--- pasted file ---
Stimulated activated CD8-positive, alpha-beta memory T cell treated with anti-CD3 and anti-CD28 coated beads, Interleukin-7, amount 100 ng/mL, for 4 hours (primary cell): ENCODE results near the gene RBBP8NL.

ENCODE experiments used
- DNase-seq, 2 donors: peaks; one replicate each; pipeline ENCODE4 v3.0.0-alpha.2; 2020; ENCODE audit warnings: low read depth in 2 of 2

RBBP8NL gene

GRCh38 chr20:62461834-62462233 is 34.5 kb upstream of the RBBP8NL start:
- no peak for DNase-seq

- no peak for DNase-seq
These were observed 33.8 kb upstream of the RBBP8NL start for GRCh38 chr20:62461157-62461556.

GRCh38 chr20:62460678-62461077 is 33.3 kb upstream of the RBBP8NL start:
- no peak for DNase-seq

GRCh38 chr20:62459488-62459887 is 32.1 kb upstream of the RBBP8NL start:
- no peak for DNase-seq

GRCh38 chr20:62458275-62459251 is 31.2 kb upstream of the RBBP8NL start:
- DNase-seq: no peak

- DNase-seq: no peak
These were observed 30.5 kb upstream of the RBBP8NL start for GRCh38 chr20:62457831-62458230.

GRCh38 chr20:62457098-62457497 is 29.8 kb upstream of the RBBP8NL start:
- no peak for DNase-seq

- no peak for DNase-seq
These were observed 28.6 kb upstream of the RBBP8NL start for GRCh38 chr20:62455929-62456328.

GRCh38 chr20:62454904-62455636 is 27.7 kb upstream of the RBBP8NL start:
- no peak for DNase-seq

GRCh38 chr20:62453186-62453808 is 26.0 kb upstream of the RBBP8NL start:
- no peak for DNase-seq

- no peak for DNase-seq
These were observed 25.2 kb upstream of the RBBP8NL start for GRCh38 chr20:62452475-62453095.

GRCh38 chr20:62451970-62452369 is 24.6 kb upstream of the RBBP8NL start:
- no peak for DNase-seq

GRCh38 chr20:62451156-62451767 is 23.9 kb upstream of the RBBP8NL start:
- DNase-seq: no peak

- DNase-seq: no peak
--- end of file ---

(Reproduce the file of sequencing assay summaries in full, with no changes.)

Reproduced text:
Stimulated activated CD8-positive, alpha-beta memory T cell treated with anti-CD3 and anti-CD28 coated beads, Interleukin-7, amount 100 ng/mL, for 4 hours (primary cell): ENCODE results near the gene RBBP8NL.

ENCODE experiments used
- DNase-seq, 2 donors: peaks; one replicate each; pipeline ENCODE4 v3.0.0-alpha.2; 2020; ENCODE audit warnings: low read depth in 2 of 2

RBBP8NL gene

GRCh38 chr20:62461834-62462233 is 34.5 kb upstream of the RBBP8NL start:
- no peak for DNase-seq

- no peak for DNase-seq
These were observed 33.8 kb upstream of the RBBP8NL start for GRCh38 chr20:62461157-62461556.

GRCh38 chr20:62460678-62461077 is 33.3 kb upstream of the RBBP8NL start:
- no peak for DNase-seq

GRCh38 chr20:62459488-62459887 is 32.1 kb upstream of the RBBP8NL start:
- no peak for DNase-seq

GRCh38 chr20:62458275-62459251 is 31.2 kb upstream of the RBBP8NL start:
- DNase-seq: no peak

- DNase-seq: no peak
These were observed 30.5 kb upstream of the RBBP8NL start for GRCh38 chr20:62457831-62458230.

GRCh38 chr20:62457098-62457497 is 29.8 kb upstream of the RBBP8NL start:
- no peak for DNase-seq

- no peak for DNase-seq
These were observed 28.6 kb upstream of the RBBP8NL start for GRCh38 chr20:62455929-62456328.

GRCh38 chr20:62454904-62455636 is 27.7 kb upstream of the RBBP8NL start:
- no peak for DNase-seq

GRCh38 chr20:62453186-62453808 is 26.0 kb upstream of the RBBP8NL start:
- no peak for DNase-seq

- no peak for DNase-seq
These were observed 25.2 kb upstream of the RBBP8NL start for GRCh38 chr20:62452475-62453095.

GRCh38 chr20:62451970-62452369 is 24.6 kb upstream of the RBBP8NL start:
- no peak for DNase-seq

GRCh38 chr20:62451156-62451767 is 23.9 kb upstream of the RBBP8NL start:
- DNase-seq: no peak

- DNase-seq: no peak